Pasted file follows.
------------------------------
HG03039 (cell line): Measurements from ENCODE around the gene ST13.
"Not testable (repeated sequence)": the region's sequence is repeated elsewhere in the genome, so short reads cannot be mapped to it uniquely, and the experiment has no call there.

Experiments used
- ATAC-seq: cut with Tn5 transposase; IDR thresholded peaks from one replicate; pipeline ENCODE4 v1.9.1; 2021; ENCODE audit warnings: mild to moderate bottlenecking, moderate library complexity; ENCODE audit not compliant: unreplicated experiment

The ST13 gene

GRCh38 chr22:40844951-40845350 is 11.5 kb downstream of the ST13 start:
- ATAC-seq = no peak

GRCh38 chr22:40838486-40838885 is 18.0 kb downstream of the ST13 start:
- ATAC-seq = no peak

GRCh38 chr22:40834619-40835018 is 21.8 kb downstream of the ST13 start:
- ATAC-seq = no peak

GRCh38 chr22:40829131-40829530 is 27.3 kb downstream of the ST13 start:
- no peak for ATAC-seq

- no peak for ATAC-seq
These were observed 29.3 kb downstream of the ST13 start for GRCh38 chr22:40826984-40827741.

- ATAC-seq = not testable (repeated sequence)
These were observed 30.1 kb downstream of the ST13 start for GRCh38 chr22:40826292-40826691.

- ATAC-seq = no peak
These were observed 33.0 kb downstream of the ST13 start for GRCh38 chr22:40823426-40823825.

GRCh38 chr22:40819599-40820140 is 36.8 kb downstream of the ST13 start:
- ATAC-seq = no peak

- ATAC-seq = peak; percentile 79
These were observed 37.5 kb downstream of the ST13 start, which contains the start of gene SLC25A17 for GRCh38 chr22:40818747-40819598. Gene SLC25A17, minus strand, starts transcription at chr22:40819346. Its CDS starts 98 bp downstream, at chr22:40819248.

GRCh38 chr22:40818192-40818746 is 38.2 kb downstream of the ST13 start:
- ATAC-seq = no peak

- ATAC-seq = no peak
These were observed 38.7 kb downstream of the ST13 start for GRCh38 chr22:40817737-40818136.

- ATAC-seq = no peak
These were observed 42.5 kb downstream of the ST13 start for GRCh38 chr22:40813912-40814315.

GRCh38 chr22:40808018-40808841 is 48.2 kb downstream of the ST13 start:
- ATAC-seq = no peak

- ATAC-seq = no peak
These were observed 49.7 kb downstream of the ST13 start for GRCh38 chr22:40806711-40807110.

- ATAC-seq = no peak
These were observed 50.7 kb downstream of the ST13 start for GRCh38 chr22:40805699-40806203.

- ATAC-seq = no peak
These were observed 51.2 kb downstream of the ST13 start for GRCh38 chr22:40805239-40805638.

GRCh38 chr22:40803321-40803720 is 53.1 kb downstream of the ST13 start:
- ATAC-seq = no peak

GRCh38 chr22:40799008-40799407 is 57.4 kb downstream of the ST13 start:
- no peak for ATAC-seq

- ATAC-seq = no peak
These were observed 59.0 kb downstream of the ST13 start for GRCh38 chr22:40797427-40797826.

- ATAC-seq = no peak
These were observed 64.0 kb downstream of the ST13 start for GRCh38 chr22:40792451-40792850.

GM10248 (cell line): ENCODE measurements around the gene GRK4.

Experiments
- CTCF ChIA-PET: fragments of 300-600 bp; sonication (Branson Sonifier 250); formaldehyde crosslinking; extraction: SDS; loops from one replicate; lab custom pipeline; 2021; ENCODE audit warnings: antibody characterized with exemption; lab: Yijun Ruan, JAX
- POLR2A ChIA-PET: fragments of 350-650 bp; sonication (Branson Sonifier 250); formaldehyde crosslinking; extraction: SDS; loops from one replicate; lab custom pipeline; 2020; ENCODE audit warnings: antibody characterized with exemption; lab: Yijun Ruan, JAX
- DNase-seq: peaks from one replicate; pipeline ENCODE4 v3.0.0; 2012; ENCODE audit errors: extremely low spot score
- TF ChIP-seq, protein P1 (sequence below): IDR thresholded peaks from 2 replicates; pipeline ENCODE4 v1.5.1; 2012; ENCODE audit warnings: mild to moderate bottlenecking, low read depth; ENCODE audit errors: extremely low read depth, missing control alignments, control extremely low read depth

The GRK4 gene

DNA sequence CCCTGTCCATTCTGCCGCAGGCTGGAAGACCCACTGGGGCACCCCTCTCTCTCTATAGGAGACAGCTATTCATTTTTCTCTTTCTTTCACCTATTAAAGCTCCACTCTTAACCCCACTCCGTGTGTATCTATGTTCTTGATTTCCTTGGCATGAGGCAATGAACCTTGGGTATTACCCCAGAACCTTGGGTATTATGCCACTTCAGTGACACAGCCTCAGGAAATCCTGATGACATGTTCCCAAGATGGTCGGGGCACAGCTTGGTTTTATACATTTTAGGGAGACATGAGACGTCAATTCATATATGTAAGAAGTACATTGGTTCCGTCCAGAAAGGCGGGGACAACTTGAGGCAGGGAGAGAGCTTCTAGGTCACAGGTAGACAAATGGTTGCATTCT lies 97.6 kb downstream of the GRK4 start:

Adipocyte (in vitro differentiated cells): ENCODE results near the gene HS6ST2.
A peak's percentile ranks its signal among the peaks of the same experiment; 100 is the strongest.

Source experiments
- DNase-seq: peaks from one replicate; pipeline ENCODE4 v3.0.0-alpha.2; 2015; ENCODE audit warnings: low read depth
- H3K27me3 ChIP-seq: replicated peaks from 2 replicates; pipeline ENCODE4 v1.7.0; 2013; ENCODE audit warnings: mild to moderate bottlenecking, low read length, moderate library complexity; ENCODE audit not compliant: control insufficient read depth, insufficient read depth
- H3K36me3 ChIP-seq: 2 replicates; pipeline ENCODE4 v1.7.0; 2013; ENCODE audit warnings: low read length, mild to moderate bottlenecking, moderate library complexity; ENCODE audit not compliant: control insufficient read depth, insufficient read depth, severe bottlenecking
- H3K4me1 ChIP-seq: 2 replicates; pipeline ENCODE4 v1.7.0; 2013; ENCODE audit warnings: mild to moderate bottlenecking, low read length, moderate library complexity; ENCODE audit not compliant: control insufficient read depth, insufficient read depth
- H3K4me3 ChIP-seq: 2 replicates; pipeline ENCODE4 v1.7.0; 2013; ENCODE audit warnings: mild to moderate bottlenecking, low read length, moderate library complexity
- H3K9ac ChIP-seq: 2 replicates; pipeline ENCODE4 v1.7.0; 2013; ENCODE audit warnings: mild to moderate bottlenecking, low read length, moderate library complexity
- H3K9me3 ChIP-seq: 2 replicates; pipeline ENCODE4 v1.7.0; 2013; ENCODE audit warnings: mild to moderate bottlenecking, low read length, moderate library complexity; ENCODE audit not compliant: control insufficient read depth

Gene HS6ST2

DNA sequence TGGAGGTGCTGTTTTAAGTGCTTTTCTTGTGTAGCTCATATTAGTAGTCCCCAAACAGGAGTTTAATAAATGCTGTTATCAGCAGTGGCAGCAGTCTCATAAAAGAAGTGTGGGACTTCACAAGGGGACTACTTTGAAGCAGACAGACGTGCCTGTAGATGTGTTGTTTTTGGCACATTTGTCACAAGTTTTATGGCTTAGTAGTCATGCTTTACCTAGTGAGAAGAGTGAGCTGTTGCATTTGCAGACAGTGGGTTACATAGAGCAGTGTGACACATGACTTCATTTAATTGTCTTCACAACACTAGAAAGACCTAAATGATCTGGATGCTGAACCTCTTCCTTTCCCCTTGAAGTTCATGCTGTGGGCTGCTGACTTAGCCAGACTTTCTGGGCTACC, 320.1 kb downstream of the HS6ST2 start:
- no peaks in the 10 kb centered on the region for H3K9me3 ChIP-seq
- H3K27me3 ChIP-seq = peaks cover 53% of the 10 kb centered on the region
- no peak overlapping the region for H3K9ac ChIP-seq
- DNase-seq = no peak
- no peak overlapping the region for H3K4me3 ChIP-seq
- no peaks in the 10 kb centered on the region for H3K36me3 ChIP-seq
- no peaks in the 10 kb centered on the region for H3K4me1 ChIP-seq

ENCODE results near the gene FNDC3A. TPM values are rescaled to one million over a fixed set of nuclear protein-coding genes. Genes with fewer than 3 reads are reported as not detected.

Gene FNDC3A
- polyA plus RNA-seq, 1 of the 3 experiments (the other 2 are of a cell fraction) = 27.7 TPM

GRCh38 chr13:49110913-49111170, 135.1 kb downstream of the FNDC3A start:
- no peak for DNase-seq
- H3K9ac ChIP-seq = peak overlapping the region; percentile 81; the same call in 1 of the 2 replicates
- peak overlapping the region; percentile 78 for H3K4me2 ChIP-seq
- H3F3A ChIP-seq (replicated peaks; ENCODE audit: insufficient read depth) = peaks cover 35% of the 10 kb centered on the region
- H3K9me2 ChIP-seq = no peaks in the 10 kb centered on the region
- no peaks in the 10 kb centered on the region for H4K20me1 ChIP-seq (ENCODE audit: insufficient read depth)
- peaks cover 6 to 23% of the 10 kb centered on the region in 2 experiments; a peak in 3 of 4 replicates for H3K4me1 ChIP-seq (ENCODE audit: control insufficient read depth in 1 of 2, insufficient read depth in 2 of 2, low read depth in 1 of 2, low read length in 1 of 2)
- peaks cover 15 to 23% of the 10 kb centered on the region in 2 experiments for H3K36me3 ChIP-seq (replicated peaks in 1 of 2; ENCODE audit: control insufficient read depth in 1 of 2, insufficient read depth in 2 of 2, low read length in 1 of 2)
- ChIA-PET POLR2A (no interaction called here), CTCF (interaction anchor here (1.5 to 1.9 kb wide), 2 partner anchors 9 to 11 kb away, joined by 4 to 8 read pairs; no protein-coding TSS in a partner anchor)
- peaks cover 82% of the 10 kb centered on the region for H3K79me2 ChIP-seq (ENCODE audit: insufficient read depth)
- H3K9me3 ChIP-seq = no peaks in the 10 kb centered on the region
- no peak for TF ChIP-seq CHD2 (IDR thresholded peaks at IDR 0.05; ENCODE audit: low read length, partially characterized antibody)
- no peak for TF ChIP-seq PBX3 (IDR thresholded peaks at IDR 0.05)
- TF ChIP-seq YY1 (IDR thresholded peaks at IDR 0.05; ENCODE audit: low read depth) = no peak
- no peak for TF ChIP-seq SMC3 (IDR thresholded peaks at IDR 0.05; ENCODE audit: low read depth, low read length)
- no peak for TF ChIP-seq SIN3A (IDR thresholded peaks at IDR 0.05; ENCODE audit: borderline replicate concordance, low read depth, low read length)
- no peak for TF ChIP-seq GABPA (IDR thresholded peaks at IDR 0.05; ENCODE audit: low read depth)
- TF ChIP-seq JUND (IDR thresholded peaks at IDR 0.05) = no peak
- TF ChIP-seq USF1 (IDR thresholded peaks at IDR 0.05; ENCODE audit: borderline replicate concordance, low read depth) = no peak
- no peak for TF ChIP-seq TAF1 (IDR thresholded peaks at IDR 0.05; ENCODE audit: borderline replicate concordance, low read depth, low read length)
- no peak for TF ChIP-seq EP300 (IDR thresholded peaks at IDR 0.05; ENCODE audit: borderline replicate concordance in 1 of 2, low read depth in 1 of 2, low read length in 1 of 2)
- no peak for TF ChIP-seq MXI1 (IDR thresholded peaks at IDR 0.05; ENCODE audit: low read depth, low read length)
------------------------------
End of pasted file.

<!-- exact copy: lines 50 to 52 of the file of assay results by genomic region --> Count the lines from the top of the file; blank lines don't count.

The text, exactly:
- DNase-seq: peaks from one replicate; pipeline ENCODE4 v3.0.0; 2012; ENCODE audit errors: extremely low spot score
- TF ChIP-seq, protein P1 (sequence below): IDR thresholded peaks from 2 replicates; pipeline ENCODE4 v1.5.1; 2012; ENCODE audit warnings: mild to moderate bottlenecking, low read depth; ENCODE audit errors: extremely low read depth, missing control alignments, control extremely low read depth

The GRK4 gene